Story at a glance
- The U.S. Department of Interior on Thursday announced the gray wolf will be removed from the Endangered Species Act.
- The agency determined the wolf is no longer a threatened or endangered species.
- Many conservationists argue, however, that the move is premature as the wolves have yet to fully recover.
The Trump administration is lifting endangered species protections for the gray wolf, claiming the animal has had a successful recovery after being endangered for more than four decades.
The U.S. Department of Interior on Thursday announced the gray wolf will be removed from the Endangered Species Act following the agency’s determination the wolf is no longer a threatened or endangered species. Management of the species will now be turned over to individual states, many of which would likely allow hunting of the animal.
The gray wolf has been protected under the Endangered Species Act since the 1970s when the wolf population was around 1,000. The wolves were nearly wiped out across the continental U.S. during the 1900s primarily due to loss of habitat and hunting.
Currently, the gray wolf population in the lower 48 states is more than 6,000, with more than 4,000 in Michigan, Minnesota and Wisconsin and some 2,000 in the Northern Rockies and Pacific Northwest. Before the push to eradicate the animals in the earlier 1900s, the wolves were present in most parts of the U.S.
“Today’s action reflects the Trump Administration’s continued commitment to species conservation based on the parameters of the law and the best scientific and commercial data available,” Interior Secretary David Bernhard said while announcing the news in Minnesota.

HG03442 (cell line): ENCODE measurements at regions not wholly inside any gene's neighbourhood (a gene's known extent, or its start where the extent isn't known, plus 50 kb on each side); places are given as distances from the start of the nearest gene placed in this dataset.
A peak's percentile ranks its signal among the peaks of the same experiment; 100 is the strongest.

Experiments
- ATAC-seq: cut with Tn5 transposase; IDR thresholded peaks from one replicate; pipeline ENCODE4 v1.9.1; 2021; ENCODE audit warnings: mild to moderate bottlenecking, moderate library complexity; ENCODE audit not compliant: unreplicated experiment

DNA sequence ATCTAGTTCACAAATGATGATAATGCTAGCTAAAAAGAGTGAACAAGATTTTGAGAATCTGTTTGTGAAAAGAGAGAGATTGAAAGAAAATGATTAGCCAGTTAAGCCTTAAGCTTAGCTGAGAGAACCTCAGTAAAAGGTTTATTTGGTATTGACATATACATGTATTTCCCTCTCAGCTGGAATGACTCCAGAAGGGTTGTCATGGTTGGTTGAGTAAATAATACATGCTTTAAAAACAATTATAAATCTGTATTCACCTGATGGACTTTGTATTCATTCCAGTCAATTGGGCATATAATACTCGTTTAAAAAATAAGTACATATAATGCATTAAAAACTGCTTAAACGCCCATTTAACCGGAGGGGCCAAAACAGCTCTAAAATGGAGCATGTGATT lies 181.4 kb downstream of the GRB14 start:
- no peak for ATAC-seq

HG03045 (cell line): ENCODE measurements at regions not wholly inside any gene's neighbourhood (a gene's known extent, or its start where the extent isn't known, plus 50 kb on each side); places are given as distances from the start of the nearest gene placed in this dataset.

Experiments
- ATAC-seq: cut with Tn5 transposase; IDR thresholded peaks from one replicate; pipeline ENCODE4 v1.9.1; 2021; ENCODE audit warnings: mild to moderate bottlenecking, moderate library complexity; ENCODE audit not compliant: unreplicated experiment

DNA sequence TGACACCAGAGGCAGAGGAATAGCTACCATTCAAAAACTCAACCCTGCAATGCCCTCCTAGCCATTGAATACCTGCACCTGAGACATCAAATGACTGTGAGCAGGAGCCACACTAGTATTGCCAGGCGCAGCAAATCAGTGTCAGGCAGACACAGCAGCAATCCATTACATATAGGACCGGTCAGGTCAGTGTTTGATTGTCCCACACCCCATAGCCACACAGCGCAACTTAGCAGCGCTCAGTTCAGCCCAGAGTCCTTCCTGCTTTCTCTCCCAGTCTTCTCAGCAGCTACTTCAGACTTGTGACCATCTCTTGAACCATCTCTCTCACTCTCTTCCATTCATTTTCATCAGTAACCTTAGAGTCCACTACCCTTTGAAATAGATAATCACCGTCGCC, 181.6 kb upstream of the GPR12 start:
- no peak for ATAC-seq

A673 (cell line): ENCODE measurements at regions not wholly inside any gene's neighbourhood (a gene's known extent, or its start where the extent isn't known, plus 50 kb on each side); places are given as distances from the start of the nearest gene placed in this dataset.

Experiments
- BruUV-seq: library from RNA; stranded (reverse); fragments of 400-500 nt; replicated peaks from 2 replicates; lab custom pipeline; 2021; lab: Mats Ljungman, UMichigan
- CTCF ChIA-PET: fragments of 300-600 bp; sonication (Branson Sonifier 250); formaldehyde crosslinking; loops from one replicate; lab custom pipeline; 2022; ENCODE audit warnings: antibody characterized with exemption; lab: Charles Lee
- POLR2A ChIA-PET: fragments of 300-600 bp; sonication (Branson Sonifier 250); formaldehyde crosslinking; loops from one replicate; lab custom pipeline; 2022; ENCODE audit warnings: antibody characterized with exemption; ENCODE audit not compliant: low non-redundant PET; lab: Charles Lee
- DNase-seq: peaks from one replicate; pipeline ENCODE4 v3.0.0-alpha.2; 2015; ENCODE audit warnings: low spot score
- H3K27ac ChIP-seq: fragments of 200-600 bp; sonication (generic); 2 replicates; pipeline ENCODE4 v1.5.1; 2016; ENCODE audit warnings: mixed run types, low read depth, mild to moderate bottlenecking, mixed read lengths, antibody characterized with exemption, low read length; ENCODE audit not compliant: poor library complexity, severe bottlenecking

“After more than 45 years as a listed species, the gray wolf has exceeded all conservation goals for recovery,” Bernhardt said.
Many conservationists argue, however, that the move is premature as the wolves have yet to fully recover in the majority of their former range across the continental U.S. Several environmental groups plan to challenge the decision in court.
“This is no ‘Mission Accomplished’ moment for wolf recovery,” Kristen Boyles, an attorney for Earthjustice, said in a statement.
“Wolves are only starting to get a toehold in places like Northern California and the Pacific Northwest, and wolves need federal protection to explore habitat in the Southern Rockies and the Northeast. This delisting decision is what happens when bad science drives bad policy — and it’s illegal, so we will see them in court.”
Other environmentalists accused the Trump administration of gutting protections in a last-ditch effort for votes in the Midwest just days before the presidential election.
“Wolves will be shot and killed because Donald Trump is desperate to gin up his voters in the Midwest,” Brett Hartl, chief political strategist at the Center for Biological Diversity Action Fund, said.
“Secretary Bernhardt’s nakedly political theater announcing the end to wolf protections in a battleground state days before the election shows just how corrupt and self-serving the Trump administration is.”
All gray wolves in the lower 48 states except for a small population of Mexican gray wolves in Arizona and New Mexico have been removed.
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